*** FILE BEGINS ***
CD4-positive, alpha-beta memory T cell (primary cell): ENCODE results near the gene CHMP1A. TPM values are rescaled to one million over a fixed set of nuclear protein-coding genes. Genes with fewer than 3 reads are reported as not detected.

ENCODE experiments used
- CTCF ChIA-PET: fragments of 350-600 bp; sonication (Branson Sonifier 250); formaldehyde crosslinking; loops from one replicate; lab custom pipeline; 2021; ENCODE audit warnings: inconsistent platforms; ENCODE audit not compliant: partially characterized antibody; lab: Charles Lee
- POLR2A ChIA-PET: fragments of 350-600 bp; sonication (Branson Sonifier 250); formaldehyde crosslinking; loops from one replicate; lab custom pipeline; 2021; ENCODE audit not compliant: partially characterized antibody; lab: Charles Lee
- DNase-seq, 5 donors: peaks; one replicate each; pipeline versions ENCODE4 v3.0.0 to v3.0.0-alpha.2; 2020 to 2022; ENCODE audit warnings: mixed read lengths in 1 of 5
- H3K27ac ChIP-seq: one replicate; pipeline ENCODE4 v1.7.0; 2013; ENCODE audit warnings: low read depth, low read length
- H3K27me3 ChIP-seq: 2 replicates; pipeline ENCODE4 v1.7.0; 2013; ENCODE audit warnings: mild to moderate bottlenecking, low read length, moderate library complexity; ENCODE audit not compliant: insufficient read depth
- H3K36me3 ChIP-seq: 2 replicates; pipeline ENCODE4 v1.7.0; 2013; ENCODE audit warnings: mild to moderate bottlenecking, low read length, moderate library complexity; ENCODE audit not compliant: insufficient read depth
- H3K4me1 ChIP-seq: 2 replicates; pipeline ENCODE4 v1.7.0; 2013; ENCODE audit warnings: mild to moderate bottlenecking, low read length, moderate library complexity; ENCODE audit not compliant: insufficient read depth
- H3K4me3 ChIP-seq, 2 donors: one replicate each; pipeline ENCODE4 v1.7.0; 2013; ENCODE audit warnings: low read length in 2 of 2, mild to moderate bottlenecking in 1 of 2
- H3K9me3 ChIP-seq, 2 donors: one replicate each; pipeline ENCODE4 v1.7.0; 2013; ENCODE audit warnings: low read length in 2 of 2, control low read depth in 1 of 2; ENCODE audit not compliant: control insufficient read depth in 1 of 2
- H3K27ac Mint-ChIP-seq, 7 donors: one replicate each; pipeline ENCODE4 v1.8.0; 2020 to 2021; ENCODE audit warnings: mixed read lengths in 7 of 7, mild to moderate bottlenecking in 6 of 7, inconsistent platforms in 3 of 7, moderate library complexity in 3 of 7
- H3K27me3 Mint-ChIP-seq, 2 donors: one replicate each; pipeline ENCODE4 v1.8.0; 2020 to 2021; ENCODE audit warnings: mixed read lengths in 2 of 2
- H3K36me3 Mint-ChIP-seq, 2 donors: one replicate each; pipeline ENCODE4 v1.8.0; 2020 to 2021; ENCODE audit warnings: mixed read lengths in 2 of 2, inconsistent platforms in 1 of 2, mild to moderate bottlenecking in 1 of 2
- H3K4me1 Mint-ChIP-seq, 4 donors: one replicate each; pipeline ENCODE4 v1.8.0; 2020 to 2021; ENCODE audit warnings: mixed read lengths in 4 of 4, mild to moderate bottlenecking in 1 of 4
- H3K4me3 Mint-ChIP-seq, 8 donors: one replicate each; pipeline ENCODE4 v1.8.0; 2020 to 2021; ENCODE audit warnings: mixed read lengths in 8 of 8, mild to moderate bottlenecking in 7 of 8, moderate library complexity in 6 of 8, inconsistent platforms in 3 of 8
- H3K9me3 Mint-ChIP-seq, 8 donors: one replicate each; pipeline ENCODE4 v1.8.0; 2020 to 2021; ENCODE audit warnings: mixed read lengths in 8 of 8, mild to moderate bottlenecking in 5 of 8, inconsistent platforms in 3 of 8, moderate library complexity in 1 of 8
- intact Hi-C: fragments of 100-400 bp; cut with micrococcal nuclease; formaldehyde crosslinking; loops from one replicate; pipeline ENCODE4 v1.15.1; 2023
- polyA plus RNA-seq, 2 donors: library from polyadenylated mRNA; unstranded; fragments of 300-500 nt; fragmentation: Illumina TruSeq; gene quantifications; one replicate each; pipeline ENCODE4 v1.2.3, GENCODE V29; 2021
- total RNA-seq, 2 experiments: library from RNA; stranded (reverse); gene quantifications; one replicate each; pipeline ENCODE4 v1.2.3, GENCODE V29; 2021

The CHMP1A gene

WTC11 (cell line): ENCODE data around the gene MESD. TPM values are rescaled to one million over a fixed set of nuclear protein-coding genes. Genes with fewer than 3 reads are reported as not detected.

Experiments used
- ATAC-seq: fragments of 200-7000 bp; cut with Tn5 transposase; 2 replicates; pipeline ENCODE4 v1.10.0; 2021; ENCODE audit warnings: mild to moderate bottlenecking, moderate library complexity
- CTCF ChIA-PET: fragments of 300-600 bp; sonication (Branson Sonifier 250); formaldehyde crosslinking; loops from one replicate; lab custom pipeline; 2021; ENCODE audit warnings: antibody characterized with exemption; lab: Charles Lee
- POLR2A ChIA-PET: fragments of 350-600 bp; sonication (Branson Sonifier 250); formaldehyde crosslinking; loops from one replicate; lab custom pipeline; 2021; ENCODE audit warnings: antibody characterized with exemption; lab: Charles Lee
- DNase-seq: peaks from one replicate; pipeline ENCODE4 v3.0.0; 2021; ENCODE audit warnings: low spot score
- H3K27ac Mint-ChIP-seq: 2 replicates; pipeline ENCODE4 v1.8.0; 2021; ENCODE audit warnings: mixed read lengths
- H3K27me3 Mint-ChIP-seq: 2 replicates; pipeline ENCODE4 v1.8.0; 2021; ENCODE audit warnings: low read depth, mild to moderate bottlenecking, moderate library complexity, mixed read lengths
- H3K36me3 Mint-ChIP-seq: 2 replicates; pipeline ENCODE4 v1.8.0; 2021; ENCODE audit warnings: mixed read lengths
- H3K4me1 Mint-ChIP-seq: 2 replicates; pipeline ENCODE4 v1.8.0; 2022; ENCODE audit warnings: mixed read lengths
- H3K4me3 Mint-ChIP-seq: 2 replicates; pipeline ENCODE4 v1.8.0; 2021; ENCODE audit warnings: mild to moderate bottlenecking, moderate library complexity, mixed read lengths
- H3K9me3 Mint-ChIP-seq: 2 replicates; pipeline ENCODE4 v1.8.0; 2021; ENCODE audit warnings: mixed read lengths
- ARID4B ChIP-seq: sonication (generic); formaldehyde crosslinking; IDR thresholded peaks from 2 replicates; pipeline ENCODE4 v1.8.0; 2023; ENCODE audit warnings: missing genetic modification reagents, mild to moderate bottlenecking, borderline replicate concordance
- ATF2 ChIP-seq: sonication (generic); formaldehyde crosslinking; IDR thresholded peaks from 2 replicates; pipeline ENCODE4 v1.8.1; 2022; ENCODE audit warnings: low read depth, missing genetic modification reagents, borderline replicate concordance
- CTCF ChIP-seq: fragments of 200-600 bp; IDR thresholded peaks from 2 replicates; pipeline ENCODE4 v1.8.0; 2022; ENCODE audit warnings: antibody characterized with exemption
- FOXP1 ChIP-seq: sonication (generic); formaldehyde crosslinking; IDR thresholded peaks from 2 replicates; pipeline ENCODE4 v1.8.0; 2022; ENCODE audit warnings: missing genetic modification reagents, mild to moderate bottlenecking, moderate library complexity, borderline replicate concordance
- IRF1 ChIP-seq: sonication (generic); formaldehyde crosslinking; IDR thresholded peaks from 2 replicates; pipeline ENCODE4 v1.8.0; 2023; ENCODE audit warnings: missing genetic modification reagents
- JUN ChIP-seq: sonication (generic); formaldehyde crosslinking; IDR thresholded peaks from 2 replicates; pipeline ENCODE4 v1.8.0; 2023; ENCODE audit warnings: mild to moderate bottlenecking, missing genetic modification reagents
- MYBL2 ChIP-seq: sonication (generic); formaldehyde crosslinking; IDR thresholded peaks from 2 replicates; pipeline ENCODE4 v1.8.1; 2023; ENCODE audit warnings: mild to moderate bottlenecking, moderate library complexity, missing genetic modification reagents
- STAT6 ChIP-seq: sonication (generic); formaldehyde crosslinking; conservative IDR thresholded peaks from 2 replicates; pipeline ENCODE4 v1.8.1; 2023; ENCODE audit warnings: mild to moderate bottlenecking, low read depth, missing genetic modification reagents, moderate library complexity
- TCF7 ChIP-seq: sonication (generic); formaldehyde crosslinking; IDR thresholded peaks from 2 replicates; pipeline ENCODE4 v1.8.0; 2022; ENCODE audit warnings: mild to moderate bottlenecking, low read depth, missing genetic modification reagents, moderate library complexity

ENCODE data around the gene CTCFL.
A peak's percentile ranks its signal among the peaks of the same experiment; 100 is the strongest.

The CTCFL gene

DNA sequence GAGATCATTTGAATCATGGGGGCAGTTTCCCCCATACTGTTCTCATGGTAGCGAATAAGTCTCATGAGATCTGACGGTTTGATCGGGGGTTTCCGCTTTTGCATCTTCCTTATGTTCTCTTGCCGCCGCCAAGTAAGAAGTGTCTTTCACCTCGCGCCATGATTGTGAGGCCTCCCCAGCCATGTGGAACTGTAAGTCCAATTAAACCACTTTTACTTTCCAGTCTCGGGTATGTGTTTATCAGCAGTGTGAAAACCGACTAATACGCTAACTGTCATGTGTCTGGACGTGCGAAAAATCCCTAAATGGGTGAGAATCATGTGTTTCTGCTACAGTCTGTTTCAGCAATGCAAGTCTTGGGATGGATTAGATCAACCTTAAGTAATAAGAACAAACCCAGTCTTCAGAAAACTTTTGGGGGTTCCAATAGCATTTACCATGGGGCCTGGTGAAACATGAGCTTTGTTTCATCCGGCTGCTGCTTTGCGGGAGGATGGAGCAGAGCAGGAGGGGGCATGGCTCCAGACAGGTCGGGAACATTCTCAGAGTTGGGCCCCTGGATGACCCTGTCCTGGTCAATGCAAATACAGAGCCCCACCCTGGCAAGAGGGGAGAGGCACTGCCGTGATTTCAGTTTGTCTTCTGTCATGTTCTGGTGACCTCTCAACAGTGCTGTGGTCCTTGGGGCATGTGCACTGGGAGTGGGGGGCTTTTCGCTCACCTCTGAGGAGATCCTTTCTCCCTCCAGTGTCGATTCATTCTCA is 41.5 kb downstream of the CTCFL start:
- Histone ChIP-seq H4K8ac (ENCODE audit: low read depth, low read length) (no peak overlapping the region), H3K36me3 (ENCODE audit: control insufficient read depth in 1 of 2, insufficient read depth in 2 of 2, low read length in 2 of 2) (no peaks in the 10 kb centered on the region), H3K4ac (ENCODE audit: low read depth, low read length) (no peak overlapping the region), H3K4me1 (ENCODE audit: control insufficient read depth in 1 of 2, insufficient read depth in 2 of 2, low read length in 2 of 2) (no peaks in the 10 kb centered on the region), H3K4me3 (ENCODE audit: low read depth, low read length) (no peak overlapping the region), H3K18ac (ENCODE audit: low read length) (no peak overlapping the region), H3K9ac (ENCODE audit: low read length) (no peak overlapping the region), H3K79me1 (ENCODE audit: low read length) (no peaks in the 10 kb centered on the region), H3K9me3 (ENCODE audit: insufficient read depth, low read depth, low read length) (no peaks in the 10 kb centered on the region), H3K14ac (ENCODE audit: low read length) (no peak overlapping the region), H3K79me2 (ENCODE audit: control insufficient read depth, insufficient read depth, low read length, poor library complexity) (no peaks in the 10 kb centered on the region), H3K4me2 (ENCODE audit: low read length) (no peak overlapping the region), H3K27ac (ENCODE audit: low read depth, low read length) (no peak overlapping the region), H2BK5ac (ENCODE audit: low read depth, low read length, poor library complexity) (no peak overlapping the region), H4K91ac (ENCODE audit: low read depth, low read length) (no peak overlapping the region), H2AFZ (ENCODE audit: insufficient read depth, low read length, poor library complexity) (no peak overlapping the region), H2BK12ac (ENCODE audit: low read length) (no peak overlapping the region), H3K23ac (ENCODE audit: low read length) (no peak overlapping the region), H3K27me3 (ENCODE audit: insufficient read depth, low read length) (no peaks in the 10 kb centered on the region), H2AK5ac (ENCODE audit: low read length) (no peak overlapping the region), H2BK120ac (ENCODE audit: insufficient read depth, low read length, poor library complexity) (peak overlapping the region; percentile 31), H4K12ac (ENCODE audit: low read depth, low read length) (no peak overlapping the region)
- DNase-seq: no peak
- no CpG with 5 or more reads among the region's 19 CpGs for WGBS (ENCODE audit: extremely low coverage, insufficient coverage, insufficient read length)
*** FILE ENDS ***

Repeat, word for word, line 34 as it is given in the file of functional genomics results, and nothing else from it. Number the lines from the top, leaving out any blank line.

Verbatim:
- ARID4B ChIP-seq: sonication (generic); formaldehyde crosslinking; IDR thresholded peaks from 2 replicates; pipeline ENCODE4 v1.8.0; 2023; ENCODE audit warnings: missing genetic modification reagents, mild to moderate bottlenecking, borderline replicate concordance